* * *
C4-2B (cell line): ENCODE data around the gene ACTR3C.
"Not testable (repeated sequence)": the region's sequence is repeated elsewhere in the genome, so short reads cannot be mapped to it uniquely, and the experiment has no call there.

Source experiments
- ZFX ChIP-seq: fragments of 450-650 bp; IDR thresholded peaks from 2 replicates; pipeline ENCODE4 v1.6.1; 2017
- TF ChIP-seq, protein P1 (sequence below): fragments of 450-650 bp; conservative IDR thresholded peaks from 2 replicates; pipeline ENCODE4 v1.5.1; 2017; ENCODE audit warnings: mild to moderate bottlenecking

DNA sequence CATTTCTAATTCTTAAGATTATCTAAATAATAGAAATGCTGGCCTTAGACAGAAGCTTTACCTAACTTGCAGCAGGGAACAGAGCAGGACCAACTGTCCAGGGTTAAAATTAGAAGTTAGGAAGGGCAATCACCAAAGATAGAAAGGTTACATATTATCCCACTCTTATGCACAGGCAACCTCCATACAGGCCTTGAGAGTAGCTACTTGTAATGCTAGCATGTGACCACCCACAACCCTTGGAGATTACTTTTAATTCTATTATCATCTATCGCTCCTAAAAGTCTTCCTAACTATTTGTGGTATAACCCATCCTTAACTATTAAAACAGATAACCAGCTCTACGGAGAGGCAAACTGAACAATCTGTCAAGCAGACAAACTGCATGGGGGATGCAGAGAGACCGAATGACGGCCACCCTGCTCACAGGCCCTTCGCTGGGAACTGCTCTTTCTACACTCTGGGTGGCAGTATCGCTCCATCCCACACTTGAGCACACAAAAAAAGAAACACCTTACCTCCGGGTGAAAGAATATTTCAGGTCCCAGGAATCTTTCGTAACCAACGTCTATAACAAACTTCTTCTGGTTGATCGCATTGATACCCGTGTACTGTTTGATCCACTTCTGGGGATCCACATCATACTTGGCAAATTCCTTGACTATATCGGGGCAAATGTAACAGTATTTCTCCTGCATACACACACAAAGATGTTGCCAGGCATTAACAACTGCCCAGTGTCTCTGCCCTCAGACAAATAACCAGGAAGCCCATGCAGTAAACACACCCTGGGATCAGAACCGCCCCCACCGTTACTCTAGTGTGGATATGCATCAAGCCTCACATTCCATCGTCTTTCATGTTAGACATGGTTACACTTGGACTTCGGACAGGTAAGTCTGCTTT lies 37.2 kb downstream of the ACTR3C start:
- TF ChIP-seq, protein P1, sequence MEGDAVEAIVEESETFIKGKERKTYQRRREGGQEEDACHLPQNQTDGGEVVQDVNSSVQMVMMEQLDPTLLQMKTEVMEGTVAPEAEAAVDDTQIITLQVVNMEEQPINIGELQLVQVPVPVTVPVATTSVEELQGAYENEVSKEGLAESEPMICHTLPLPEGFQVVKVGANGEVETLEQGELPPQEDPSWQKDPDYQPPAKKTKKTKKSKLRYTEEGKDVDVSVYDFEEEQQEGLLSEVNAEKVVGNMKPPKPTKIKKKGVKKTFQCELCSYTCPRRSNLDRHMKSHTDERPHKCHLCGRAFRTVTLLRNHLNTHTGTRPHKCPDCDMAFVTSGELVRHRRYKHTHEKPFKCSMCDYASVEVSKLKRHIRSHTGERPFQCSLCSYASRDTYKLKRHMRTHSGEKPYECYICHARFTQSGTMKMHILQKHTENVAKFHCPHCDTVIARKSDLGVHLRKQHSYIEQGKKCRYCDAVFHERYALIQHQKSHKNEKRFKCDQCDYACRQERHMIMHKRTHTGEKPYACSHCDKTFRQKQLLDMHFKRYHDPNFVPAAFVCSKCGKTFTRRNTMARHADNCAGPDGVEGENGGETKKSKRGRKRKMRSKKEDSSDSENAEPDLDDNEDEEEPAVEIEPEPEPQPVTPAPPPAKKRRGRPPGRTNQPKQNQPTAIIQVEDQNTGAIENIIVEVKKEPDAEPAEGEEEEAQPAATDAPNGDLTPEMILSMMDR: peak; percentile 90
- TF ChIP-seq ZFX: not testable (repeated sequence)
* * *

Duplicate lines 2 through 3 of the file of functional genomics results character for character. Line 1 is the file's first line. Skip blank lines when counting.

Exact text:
"Not testable (repeated sequence)": the region's sequence is repeated elsewhere in the genome, so short reads cannot be mapped to it uniquely, and the experiment has no call there.

Source experiments